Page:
They helped push national average house values to a record $1,029,820.
This happened despite an overall easing of the real estate market.
“While the November numbers look extremely bullish there are growing signs that this property growth cycle is starting to transition,” said QV general manager David Nagel.
“Real estate agents are reporting a significant upswing in listings, while open home attendance rates are falling. Some properties are being passed in at auctions, which was unheard of a few months ago.”
Nagel blamed this on rising interest rates, tougher rules on LVRs last month and a further tightening of credit rules with the CCCFA from December.
But offsetting this was a booming market in higher priced properties, where buyers with lots of equity are less affected by credit availability and affordability.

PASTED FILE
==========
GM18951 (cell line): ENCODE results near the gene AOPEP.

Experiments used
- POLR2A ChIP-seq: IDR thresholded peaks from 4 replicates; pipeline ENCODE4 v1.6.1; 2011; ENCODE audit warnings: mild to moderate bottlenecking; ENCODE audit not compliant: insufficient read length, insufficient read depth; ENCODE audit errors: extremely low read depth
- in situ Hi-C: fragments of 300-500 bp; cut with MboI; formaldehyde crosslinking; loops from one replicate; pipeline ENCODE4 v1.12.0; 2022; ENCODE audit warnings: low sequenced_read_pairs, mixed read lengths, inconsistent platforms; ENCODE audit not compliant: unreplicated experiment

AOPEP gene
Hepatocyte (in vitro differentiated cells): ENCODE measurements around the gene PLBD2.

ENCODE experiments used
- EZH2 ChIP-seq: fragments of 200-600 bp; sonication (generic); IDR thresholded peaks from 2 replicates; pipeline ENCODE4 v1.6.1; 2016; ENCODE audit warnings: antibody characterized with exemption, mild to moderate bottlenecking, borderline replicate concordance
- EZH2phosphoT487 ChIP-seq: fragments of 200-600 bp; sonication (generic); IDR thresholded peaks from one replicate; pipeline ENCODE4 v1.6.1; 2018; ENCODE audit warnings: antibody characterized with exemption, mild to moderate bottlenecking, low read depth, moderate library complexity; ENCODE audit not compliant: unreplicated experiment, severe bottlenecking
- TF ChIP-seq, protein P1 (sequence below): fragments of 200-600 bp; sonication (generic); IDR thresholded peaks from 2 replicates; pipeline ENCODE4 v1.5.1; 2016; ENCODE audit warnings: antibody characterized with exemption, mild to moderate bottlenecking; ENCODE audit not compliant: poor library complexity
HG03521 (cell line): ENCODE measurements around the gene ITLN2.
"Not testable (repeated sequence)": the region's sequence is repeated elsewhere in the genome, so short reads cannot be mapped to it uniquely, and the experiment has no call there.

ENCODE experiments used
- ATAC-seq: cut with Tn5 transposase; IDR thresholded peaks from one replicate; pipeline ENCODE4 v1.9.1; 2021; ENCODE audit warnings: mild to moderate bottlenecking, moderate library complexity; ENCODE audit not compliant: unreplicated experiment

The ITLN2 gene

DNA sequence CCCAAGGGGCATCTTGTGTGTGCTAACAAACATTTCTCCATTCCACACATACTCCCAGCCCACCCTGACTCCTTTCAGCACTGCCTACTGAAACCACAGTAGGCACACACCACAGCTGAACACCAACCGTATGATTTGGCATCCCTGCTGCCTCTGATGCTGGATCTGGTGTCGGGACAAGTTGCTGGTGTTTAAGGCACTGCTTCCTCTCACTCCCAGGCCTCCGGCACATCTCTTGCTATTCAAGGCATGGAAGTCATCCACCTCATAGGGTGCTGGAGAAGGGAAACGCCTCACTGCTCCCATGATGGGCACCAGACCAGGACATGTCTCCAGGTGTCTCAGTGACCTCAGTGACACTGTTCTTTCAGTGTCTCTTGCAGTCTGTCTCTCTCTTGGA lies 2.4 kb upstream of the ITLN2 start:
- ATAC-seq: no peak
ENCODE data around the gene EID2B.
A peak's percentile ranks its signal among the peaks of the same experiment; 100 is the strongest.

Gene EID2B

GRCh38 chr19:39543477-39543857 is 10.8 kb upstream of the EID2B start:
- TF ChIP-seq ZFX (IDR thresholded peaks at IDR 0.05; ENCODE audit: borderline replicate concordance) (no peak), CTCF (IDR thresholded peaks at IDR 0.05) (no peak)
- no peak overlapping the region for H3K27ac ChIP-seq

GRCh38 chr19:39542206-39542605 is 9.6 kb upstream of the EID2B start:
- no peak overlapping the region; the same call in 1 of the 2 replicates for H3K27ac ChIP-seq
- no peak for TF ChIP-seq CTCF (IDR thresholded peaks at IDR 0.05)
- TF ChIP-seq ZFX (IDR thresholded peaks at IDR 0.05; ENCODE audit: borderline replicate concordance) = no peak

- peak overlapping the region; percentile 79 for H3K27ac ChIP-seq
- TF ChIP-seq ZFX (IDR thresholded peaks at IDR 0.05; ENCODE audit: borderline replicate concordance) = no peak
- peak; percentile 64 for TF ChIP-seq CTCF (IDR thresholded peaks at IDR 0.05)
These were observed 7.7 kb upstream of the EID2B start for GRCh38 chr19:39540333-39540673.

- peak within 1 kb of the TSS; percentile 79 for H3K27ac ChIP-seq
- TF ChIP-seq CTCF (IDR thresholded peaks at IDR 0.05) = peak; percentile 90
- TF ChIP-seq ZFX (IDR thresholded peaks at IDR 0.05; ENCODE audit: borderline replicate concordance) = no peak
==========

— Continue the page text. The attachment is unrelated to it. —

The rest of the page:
This meant the average value of a home increased 6.9% nationally over the three months til November, up from 5.3% quarterly growth in the three months til October.
The annual growth rate in the year til November was 28.4%, up from 27% in the year til October.
“We’ve broken the market down into quartiles to better understand which properties are showing the biggest increases in value,” Nagel said.
“In almost all cases the greatest price increases were occurring in the top 25% of properties by value.”
There have been anecdotal reports of wealthy expatriats returning from years in top paying jobs overseas because of Covid, and snapping up properties worth over $3 million. QV can't comment on that but says the wealthy end of the market is definitely where the price pressure is to be found.
This was the case in many parts of New Zealand.
In the Auckland region, the average value reached $1,482,005, with annual growth of 27.9% − even higher than October’s year-on-year growth of 24.8%.